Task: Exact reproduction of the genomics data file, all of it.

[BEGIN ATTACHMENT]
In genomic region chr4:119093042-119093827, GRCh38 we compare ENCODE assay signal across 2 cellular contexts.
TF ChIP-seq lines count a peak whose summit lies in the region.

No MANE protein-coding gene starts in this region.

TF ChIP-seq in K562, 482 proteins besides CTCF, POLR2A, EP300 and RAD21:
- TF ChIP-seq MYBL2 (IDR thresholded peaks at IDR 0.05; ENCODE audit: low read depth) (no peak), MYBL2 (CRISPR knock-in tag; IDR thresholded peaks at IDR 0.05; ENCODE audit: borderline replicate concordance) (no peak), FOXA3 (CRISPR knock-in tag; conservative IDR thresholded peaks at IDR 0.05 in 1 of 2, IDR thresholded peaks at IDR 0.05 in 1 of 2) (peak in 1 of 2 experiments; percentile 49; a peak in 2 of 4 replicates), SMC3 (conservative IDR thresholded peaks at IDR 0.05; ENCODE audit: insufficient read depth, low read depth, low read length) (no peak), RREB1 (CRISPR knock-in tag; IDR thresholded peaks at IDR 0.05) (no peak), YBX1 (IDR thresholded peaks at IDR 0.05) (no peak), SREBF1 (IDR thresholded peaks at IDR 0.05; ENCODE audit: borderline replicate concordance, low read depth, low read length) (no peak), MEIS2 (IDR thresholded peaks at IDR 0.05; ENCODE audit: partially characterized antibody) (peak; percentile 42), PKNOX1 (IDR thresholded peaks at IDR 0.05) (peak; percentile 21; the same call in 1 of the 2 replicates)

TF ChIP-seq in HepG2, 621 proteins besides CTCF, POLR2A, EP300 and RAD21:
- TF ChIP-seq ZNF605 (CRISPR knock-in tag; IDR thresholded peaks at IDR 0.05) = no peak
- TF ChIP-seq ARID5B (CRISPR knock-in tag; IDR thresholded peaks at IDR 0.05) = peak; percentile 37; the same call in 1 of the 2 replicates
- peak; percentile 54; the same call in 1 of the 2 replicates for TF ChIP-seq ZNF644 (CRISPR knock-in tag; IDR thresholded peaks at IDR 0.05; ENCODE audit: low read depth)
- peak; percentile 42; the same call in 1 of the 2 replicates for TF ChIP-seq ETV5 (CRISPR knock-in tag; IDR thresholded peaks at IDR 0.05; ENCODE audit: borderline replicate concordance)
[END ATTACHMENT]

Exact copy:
In genomic region chr4:119093042-119093827, GRCh38 we compare ENCODE assay signal across 2 cellular contexts.
TF ChIP-seq lines count a peak whose summit lies in the region.

No MANE protein-coding gene starts in this region.

TF ChIP-seq in K562, 482 proteins besides CTCF, POLR2A, EP300 and RAD21:
- TF ChIP-seq MYBL2 (IDR thresholded peaks at IDR 0.05; ENCODE audit: low read depth) (no peak), MYBL2 (CRISPR knock-in tag; IDR thresholded peaks at IDR 0.05; ENCODE audit: borderline replicate concordance) (no peak), FOXA3 (CRISPR knock-in tag; conservative IDR thresholded peaks at IDR 0.05 in 1 of 2, IDR thresholded peaks at IDR 0.05 in 1 of 2) (peak in 1 of 2 experiments; percentile 49; a peak in 2 of 4 replicates), SMC3 (conservative IDR thresholded peaks at IDR 0.05; ENCODE audit: insufficient read depth, low read depth, low read length) (no peak), RREB1 (CRISPR knock-in tag; IDR thresholded peaks at IDR 0.05) (no peak), YBX1 (IDR thresholded peaks at IDR 0.05) (no peak), SREBF1 (IDR thresholded peaks at IDR 0.05; ENCODE audit: borderline replicate concordance, low read depth, low read length) (no peak), MEIS2 (IDR thresholded peaks at IDR 0.05; ENCODE audit: partially characterized antibody) (peak; percentile 42), PKNOX1 (IDR thresholded peaks at IDR 0.05) (peak; percentile 21; the same call in 1 of the 2 replicates)

TF ChIP-seq in HepG2, 621 proteins besides CTCF, POLR2A, EP300 and RAD21:
- TF ChIP-seq ZNF605 (CRISPR knock-in tag; IDR thresholded peaks at IDR 0.05) = no peak
- TF ChIP-seq ARID5B (CRISPR knock-in tag; IDR thresholded peaks at IDR 0.05) = peak; percentile 37; the same call in 1 of the 2 replicates
- peak; percentile 54; the same call in 1 of the 2 replicates for TF ChIP-seq ZNF644 (CRISPR knock-in tag; IDR thresholded peaks at IDR 0.05; ENCODE audit: low read depth)
- peak; percentile 42; the same call in 1 of the 2 replicates for TF ChIP-seq ETV5 (CRISPR knock-in tag; IDR thresholded peaks at IDR 0.05; ENCODE audit: borderline replicate concordance)